Three Shirley brothers, Jim, Brad, and Greg had an appointment at the garage but they decided to bring the family's mechanic. That was Jim, who also supplied the flatbed. The brothers were delivering a car restored by their Dad, the late Pat Shirley.
The siblings unloaded the vehicle and pushed it in, front first, to accommodate this curator's layout plan. There were other cars in for service. A Model T Doctor's coupe was having its front tire changed. The McLaughlin, originally purchased by Billy Reader, was having the brakes serviced. The Plymouth was gently pushed into the last remaining bay. Lester and Thomson would have been pleased. Their mechanics, W.W. Golley and Alf Russell were going to be busy.
The Shirley "boys" brought along a chamois and pail. They'd planned to wash their Dad's car. There was some kidding because there was only one chamois. It seemed like Brad did most of the washing.
The car was secured and Brad brought out his smart phone. It was time for a photo! Jim, Brad, Greg posed in front of their Dad's car. It was a nice way to end the day.
"I can't think of a nicer place to have the Plymouth," Brad said, "than at Haney Heritage Village."
Pat Shirley was a member of the Shuswap Chapter of the Vintage Car Club and a big push behind both the construction of the Lester and Thomson garage and the firehall.
Susan Mackie, General Manager, recounted a story about Pat Shirley's last visit to the Village. It was last August on the day the McLaughlin was being donated. Donor Al Chambers was making a generous gift to the Village because the car was originally sold by Lester and Thomson. Pat, a retired mechanic and Fire Chief, sat in one of the garage chairs during the installation. He was comfortable. He was in a pub chair that had survived the Montebello fire. He knew the McLaughlin and its first owner.
"Bring me a beer," Pat had called out, hoping someone would listen! Hopefully someone did.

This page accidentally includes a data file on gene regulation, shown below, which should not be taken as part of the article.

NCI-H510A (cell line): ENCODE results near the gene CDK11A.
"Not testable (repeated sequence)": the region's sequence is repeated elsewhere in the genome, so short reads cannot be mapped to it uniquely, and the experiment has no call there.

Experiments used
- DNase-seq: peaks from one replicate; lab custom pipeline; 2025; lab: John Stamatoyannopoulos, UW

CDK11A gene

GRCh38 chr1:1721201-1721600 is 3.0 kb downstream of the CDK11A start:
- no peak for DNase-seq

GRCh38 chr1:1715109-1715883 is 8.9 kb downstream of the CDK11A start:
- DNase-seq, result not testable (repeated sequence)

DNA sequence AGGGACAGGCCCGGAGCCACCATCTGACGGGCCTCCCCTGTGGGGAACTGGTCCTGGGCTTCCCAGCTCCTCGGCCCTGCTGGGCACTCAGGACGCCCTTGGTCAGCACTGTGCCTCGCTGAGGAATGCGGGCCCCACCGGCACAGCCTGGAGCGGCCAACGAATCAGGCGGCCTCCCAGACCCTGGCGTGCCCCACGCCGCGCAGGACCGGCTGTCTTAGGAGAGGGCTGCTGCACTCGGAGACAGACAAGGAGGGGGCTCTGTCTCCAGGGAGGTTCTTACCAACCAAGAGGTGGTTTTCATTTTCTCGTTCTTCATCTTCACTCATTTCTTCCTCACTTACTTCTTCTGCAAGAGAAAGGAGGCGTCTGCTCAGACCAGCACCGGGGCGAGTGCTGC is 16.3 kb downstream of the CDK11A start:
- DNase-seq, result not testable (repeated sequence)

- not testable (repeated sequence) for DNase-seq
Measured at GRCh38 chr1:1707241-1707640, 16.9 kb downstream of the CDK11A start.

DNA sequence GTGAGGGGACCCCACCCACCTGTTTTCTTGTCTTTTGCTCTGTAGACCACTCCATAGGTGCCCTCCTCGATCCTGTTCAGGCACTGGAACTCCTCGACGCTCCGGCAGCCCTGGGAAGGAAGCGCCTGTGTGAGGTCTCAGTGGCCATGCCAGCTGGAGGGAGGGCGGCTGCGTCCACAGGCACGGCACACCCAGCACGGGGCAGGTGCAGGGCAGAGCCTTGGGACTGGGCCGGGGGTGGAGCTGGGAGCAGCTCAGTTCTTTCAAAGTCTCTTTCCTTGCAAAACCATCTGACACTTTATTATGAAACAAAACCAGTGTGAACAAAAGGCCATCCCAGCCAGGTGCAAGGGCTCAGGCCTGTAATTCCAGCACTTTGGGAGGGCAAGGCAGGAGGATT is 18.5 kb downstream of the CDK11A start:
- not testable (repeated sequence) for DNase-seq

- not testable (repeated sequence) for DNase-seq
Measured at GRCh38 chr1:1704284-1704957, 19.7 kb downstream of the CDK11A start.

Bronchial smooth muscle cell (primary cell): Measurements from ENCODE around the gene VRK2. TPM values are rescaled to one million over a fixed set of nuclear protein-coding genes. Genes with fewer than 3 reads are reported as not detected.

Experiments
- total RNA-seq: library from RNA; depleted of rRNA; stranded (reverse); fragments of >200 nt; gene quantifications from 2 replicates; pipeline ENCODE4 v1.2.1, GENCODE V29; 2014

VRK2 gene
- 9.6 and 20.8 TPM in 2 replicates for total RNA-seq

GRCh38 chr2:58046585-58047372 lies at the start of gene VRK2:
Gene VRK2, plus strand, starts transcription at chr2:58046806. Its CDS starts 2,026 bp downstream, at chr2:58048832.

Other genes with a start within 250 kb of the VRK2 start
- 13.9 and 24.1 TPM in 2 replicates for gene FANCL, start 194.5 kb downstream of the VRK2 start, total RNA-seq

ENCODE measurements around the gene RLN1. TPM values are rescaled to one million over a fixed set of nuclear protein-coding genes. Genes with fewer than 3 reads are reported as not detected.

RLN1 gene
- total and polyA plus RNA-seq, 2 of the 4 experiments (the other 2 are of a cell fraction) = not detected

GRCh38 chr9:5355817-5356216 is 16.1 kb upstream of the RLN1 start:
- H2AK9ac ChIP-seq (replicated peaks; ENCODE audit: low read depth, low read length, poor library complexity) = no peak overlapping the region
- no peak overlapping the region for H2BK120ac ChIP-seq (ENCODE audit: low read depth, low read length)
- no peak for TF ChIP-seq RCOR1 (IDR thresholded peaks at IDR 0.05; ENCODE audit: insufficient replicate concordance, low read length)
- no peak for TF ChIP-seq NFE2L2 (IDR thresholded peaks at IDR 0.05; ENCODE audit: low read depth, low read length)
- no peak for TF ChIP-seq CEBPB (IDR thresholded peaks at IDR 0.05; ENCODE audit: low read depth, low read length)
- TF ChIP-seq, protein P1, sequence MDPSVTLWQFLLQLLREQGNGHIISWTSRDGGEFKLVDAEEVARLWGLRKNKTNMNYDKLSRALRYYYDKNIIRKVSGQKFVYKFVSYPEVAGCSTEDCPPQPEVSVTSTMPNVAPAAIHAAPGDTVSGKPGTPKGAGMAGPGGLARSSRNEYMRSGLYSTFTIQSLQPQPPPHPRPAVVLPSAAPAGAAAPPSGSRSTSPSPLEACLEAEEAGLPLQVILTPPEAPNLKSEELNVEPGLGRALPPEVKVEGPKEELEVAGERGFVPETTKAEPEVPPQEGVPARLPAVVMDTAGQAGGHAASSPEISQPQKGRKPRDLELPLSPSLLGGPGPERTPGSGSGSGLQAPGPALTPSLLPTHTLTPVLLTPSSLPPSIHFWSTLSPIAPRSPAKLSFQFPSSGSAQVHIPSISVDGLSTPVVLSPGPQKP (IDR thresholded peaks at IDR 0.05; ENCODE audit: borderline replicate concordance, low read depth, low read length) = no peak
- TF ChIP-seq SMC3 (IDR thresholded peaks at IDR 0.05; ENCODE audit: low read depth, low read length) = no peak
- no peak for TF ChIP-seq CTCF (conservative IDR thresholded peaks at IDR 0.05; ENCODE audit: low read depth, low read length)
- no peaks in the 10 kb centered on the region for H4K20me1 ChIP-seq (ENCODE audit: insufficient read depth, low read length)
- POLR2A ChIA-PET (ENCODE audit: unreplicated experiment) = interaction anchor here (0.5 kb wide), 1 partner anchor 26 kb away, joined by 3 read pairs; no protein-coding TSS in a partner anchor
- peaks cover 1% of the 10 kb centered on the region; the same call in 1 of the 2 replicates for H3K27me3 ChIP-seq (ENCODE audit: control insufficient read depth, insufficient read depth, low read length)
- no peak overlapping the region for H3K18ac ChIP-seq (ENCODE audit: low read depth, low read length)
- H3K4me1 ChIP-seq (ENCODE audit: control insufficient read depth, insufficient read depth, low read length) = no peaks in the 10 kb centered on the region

Spring is an exciting time of year because it means a brand new story at the Salmon Arm Museum’s gallery. This year we created The train stopped here. The exhibit features stories about the CPR and its impact on Salmon Arm.
An exhibit can be inspired by one item, event, or person. The theme for the exhibit was formulated last fall, though the idea had been percolating for some time. In 2013 Salmon Arm’s “new” CPR station turned 100 and was placed on the Heritage Register. To be truthful, the event was not news to “us” in the curatorial department. We’d been thinking about it since 2010 as one of the stories that had to be told.
So I wrote about the impending exhibit in an application for funding last September. I told the B.C. Arts Council what I planned to do.
What I didn’t tell the funder is that exhibit planning tends to be organic in nature. I start out with many ideas about what I want to do and then go about figuring out how I can make my plan work. Sometimes ideas expand. Sometimes they have to be reined in. New opportunities come up, outside of the plan. I’ve learned to be flexible.
I wanted to use settlers’ effects to show what people did in Salmon Arm. By 1914 the community shipped apples, butter, milk, eggs, and lumber. The CPR was also in the business of shipping people. The volunteers and I carried up trunks, smaller luggage, and a picnic basket from the basement. The women in the archives made baggage tags using real people from Salmon Arm’s history with real destinations that they travelled to.
The best part of that exhibit was finding a record of a special event that took place in another town accessed on the CPR. It was to be an exhibit feature. The trip had to originate from or finish at the ‘new’ station that opened in November 1913.
Volunteer Rosemary Wilson looked through the microfilmed newspapers. The story of a city hospital birth would fit. Where? Kamloops or Revelstoke? Revelstoke was a teaching hospital. Oh, and by the way, I told Rosemary, it would be best if the story involved a baby boy because we had a blue knitted sweater in the museum collection.
Rosemary came through. She found Maude Hyatt. Miss Hyatt was a school teacher from Revelstoke who married Dr. Thomas McPherson in 1913. He’d been doing a locum in Revelstoke and bought Dr. Reinhard’s practice in Salmon Arm.
A year after the station opened, Maude delivered a baby boy. Cathy English, curator at the Revelstoke City Museum concurred that Maude likely had her best friend’s husband, Dr. Sutherland, as her physician. After the birth she probably stayed a while with her parents, who were Revelstoke residents. Those are two likelys, but I couldn’t use those details in my story.